In the Mandal II debate, the dead-end of the policies of social justice was quite visible. In the face of a very aggressive media-led anti-reservation campaign, the pro-reservationists were clearly on the defensive, not just because they were outnumbered and out-shouted in the elite circles, but because they did not have fresh and robust arguments. Policies of social justice are increasingly weak in the moral and ideological contestation for legitimacy. The policies have proven particularly fragile in dealing with challenges that arise from within.
Thinking about social justice must not be restricted to the arena of state. Besides state power, politics of social justice needs to be aware of and encompass social institutions, institutionalised religion and market. The success of affirmative action policies and politics had little impact on the social character of other power centres like the media or the NGOs. It is time that politics and policy of social justice focussed its energies on the private sector that represents the largest arena of economic opportunities.
Any attempt to change the unjust social order must begin by looking at the cumulative impact of these multiple inequalities. The current practice of identifying the beneficiaries of affirmative action with reference to a community or a similar identity needs to give way to an evidence based approach. Social justice need not reject relevance of ability, effort and choices to life prospects. Reservation in one form or another should be used as a measure of the last resort, rather than the first or the only tool of social justice. The existing system of reservations, which remains valuable and robust, needs to be fine-tuned.
Tuesday, July 08, 2008
Monday, July 07, 2008
HINDU NATIONALISM AND GOVERNANCE Edited by John McGuire& Ian Copland,OUP, 2007, Rs.695, pp.476.
This book is a significant contribution to the study of BJP in power. With the BJP making a determined effort to return to power in the next general elections, scholarly interest on how the BJP governed the country from 1998 to 2004 should naturally focus on whether the initial apprehensions in the media when BJP formed its first durable Government in 1998 were justified.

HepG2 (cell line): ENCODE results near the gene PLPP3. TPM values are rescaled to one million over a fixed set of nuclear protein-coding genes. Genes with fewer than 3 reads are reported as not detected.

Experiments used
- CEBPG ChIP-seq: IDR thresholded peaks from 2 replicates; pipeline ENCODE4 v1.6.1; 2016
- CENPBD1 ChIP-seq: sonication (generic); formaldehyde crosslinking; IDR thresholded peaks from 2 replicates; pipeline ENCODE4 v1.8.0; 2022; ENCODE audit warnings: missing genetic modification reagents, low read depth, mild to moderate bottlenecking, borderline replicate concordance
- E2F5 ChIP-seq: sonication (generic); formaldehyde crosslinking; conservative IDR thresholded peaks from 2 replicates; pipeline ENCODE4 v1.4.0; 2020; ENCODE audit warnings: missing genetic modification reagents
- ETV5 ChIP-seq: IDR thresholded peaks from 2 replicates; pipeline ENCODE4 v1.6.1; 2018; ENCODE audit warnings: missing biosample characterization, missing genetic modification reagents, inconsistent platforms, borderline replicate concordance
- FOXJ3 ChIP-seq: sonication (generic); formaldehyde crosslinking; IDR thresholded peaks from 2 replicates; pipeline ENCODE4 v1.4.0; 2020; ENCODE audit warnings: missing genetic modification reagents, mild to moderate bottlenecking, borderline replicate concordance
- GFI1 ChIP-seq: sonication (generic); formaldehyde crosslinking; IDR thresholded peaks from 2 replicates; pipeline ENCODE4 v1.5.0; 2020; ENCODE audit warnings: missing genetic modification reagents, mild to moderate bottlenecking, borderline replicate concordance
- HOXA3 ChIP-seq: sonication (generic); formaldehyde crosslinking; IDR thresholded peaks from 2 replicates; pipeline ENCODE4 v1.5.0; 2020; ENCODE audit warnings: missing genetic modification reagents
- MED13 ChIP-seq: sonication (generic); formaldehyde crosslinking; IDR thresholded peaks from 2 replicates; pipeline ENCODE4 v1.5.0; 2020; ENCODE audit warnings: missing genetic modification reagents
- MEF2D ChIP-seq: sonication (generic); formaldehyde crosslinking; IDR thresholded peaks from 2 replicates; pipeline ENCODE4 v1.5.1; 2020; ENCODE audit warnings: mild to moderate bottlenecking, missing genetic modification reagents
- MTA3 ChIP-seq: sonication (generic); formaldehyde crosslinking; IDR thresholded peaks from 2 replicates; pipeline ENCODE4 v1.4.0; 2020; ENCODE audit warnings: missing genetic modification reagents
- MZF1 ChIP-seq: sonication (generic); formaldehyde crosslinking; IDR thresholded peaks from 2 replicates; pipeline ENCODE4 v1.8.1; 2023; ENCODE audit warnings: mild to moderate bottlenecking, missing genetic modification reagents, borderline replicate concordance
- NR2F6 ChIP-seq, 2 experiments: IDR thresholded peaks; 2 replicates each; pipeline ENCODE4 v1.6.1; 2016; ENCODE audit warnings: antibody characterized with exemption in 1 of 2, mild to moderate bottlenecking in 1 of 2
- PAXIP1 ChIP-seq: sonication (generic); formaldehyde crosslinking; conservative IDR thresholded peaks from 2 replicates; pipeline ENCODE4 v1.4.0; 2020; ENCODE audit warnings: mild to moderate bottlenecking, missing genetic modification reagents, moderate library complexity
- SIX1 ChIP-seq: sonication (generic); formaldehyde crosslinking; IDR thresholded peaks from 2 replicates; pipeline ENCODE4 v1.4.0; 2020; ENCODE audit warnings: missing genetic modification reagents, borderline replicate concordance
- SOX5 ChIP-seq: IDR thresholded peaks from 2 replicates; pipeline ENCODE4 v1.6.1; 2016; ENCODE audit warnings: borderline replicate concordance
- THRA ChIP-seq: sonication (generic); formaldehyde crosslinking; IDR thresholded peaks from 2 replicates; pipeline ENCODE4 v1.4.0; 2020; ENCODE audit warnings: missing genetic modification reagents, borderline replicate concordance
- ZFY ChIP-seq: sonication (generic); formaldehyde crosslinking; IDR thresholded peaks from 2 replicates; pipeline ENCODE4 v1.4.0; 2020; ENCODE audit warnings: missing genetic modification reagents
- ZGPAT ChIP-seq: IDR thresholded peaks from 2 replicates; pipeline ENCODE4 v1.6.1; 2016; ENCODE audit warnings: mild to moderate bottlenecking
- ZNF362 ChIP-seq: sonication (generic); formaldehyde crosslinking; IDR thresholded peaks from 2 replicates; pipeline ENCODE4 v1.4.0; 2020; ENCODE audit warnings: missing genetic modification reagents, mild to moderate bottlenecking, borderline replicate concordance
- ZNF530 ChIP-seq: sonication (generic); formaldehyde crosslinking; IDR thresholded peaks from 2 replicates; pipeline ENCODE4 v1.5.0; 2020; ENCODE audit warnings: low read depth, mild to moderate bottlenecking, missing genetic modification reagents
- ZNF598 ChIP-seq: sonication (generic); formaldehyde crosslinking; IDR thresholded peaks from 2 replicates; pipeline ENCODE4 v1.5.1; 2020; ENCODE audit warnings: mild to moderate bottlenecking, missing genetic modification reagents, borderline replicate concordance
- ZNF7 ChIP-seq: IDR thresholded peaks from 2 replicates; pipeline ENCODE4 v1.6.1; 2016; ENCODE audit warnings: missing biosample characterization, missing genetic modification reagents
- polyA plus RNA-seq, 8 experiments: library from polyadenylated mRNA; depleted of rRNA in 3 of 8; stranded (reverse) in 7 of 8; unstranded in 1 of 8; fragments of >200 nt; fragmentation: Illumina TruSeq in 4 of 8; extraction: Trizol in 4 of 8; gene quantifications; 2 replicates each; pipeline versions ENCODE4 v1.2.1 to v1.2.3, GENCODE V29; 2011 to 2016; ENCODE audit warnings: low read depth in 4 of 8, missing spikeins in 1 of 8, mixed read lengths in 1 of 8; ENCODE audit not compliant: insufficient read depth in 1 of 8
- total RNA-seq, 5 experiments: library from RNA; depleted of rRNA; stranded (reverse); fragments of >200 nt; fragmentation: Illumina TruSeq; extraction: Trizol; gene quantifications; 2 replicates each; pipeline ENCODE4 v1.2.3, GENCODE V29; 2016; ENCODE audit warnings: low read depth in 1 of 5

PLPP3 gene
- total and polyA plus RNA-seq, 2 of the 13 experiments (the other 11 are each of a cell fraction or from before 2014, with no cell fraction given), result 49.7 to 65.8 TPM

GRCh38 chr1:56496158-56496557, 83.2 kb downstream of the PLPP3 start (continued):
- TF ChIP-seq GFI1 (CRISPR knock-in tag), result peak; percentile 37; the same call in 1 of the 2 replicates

Although the stability of the BJP-led NDA Government was in doubt every time when it was formed - first in 1996, (when it formed Government for 13 days) then in 1998, and in 1999 - the Vajpayee Government survived the multi-party coalition experiment successfully. Along with the stability question with which it was concerned throughout its tenure, the NDA Government was also accountable for its omissions and commissions, especially for its pursuit of the so-called hidden agenda of the Sangh Parivar. That is why the decisions taken by the various Ministries during those six years must receive scholarly scrutiny, beyond the superficial journalistic account, in order to make an assessment of what an ideological party can do or cannot do while in power.
John McGuire, Professor of Modern Indian History, Curtin University of Technology, Australia, and Ian Copland, Associate Professor of History and School of Historical Studies, Monash University, Australia have edited this volume. Contributors include Prabhat Patnaik (Economic Policy), Douglas Hill (Food Security, Governance, and Rural Development), Greg Bailey (Rewriting of Indian History), Salim Lakha (sifting economic agenda), Mushirul Hasan (Text Books), Edwina Mason (Politics of Hindu nationalism), Brian Shoesmith and Norel Mecklai (Hindu Rashtra), Robin Jeffrey (media revolution), Rita Manchanda (Hindu public discourse), and Achin Vanaik (foreign policy perspectives). There are separate essays on Kashmir, Pakistan and Bangladesh as well.